Shopping for higher ed takes thrifty turn

NASHUA – Karen Goff and her daughter Beth just took a big step toward walking down the long and complicated path of preparing for college.

They were both at a college fair event being held at Nashua High School North last week, and were perusing the more than 150 booths where college and universities were providing information about their programs.

“It’s been an eye-opening experience,” said Karen Goff.

Not surprisingly, cost is one of thebiggest factors for getting prepared, they said. And while hoping to help defer some of the cost through scholarships, they are also in the process of looking at student loans.

They’re also exploring options such as the possibility of attending an in-state school and then transferring. Both Goff said she is considering starting out at Plymouth State University.

“We’re looking at a more local college for the first couple years,” said Karen Goff.

That’s becoming a more common option among college-bound high school students, said Bill Hughen, director of guidance at Alvirne High School in Hudson. More students are looking at the University of New Hampshire and other state schools as an option.

“Those kids who wanted those schools outside New Hampshire can’t afford it, so they’re staying in state,” he said.

But there are still students looking outside New Hampshire and Hughen said most of the concern about costs typically is coming from parents, not students. He stresses to students and parents that there are ways to pay for college, even given the difficult economic situation.

“I tell them not to let money at this point be a deciding factor,” he said.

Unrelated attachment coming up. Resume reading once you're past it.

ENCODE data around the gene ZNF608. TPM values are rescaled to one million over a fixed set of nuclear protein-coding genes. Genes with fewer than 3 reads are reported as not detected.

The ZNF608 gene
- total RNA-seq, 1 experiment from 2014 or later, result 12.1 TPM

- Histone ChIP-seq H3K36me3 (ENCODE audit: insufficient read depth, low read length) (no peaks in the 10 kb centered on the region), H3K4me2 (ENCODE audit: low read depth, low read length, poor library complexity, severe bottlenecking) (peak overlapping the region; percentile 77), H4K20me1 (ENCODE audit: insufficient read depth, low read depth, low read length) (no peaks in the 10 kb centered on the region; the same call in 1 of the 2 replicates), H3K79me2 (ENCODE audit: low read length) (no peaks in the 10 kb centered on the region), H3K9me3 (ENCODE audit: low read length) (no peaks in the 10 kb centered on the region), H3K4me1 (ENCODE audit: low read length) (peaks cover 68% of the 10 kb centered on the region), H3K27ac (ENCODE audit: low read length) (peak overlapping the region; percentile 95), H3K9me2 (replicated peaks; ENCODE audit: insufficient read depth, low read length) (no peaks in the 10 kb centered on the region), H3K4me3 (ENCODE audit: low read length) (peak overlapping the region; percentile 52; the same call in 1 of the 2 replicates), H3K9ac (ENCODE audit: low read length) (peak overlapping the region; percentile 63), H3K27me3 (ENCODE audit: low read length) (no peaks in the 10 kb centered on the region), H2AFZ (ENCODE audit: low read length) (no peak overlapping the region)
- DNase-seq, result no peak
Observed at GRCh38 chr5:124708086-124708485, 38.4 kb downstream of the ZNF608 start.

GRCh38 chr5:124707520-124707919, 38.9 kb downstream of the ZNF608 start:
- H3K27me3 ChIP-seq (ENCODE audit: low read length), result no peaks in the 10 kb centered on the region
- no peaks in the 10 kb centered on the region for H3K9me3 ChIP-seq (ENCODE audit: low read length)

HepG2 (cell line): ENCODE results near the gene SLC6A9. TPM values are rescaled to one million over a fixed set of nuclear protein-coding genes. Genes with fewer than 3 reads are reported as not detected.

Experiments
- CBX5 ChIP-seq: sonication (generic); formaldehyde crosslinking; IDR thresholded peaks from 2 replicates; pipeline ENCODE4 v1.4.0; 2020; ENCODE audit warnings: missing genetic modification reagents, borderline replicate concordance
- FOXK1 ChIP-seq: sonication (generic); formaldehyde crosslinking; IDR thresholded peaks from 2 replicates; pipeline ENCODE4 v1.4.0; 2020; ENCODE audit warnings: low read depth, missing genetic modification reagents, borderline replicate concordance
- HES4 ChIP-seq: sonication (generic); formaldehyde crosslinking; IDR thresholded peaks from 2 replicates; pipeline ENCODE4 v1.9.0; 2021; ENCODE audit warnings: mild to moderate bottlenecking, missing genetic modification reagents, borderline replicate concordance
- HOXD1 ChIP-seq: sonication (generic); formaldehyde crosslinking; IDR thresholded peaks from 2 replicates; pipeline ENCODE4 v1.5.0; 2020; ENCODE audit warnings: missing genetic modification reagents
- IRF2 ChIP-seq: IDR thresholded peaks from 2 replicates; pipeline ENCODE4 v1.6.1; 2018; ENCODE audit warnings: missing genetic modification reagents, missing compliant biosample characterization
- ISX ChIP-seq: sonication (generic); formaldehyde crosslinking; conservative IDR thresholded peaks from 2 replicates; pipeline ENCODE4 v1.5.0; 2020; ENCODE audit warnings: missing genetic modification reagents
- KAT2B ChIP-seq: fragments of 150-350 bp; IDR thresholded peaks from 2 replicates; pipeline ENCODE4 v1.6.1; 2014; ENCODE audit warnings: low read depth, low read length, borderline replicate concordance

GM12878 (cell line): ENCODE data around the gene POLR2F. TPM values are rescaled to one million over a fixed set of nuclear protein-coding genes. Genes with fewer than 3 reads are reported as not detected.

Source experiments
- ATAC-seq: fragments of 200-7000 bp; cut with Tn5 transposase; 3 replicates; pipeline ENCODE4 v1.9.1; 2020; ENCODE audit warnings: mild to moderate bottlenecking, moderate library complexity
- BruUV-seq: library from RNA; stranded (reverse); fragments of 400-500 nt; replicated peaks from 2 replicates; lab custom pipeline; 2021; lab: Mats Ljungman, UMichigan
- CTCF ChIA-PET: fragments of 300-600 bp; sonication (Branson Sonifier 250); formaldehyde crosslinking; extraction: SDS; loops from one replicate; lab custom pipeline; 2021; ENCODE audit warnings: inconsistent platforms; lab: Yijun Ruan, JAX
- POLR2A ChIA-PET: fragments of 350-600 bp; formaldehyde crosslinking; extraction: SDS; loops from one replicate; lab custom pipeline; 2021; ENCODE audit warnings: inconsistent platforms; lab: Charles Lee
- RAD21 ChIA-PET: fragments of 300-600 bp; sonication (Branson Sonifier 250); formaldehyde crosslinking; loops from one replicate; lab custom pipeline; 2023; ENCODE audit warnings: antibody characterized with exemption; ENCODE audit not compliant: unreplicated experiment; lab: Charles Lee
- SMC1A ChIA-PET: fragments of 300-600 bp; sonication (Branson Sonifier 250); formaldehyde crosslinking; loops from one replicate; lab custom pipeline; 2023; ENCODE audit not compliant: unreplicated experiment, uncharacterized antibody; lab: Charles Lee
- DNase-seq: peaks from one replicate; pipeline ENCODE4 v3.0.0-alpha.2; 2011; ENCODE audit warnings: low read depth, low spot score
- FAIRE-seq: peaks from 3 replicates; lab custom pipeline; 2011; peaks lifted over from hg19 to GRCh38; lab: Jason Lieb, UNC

Many students are also looking at foregoing living on campus, which can knock off several thousand dollars in debt, he said.

Hughen said the University of Massachusetts Lowell has become a popular option, because it offers in-state tuition for some programs and is nearby.

Data shows that the cost of college is rising significantly faster than family income, which leads to students taking on more debt.

The average family income in New Hampshire increased 44 percent form 1996 to 2005, while the average cost of a four-year public or private college increased 79 and 72 percent, respectively, from 1999 to 2008.

Doreen Rinas, guidance counselor at Nashua High School South, said it’s important for students to know how to apply for Free Application for Federal Student Aid (FAFSA) and be aware of the deadline for financial aid programs at schools they are interested in.

The school is holding a financial aid night Dec. 3, and then another financial aid night for Latino parents Dec. 4 with Esteban Lopez, director of diversity initiatives with the New Hampshire College & University Council.

“I know there’s concern about the finances of college,” she said. “The economic situation isn’t very good right now.”

New Hampshire ranks second highest in the nation when comparing average student debt loads. According to the Project on Student Debt, Granite State students graduated with an average debt of $25,211 in 2007.

Bob Lemay and his son Matthew, a senior at South, were looking for colleges where Matthew could study mechanical engineering. Matthew said it’s a field he’s interested in, but also one where he feels there will be jobs available after graduating.

Bob Lemay said this is his second go around with preparing for college, having already worked to secure loans for his oldest son to go to college. But he knows the economy is a little different now than it was then.

“It is more of a concern this time,” he said.

Hughen said he doesn’t see many students changing their career plans based on the job market in the field they are interested in.

“Kids have their goals,” he said. “They’re not usually going to pick a field because of the job market. They know what they want.”